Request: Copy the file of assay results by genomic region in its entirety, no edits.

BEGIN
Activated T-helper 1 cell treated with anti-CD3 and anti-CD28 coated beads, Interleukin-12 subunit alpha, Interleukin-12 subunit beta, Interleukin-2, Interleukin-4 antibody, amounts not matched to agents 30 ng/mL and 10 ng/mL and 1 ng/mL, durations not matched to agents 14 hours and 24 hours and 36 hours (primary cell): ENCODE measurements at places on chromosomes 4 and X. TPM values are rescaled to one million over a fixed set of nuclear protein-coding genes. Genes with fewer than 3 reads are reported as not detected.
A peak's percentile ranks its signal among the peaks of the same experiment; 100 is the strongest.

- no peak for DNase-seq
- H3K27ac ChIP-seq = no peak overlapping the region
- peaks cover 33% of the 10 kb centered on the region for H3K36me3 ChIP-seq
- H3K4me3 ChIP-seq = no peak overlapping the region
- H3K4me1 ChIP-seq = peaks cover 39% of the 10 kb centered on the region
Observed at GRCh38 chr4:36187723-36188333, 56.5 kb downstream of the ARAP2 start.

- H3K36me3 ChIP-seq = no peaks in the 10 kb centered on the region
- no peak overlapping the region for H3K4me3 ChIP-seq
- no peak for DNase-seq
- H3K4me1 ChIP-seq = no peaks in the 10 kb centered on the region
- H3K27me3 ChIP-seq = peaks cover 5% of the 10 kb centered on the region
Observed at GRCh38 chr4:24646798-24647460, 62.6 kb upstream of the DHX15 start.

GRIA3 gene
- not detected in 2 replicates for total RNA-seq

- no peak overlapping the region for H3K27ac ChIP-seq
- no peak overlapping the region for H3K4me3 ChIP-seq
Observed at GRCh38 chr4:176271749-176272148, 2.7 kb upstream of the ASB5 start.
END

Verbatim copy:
Activated T-helper 1 cell treated with anti-CD3 and anti-CD28 coated beads, Interleukin-12 subunit alpha, Interleukin-12 subunit beta, Interleukin-2, Interleukin-4 antibody, amounts not matched to agents 30 ng/mL and 10 ng/mL and 1 ng/mL, durations not matched to agents 14 hours and 24 hours and 36 hours (primary cell): ENCODE measurements at places on chromosomes 4 and X. TPM values are rescaled to one million over a fixed set of nuclear protein-coding genes. Genes with fewer than 3 reads are reported as not detected.
A peak's percentile ranks its signal among the peaks of the same experiment; 100 is the strongest.

- no peak for DNase-seq
- H3K27ac ChIP-seq = no peak overlapping the region
- peaks cover 33% of the 10 kb centered on the region for H3K36me3 ChIP-seq
- H3K4me3 ChIP-seq = no peak overlapping the region
- H3K4me1 ChIP-seq = peaks cover 39% of the 10 kb centered on the region
Observed at GRCh38 chr4:36187723-36188333, 56.5 kb downstream of the ARAP2 start.

- H3K36me3 ChIP-seq = no peaks in the 10 kb centered on the region
- no peak overlapping the region for H3K4me3 ChIP-seq
- no peak for DNase-seq
- H3K4me1 ChIP-seq = no peaks in the 10 kb centered on the region
- H3K27me3 ChIP-seq = peaks cover 5% of the 10 kb centered on the region
Observed at GRCh38 chr4:24646798-24647460, 62.6 kb upstream of the DHX15 start.

GRIA3 gene
- not detected in 2 replicates for total RNA-seq

- no peak overlapping the region for H3K27ac ChIP-seq
- no peak overlapping the region for H3K4me3 ChIP-seq
Observed at GRCh38 chr4:176271749-176272148, 2.7 kb upstream of the ASB5 start.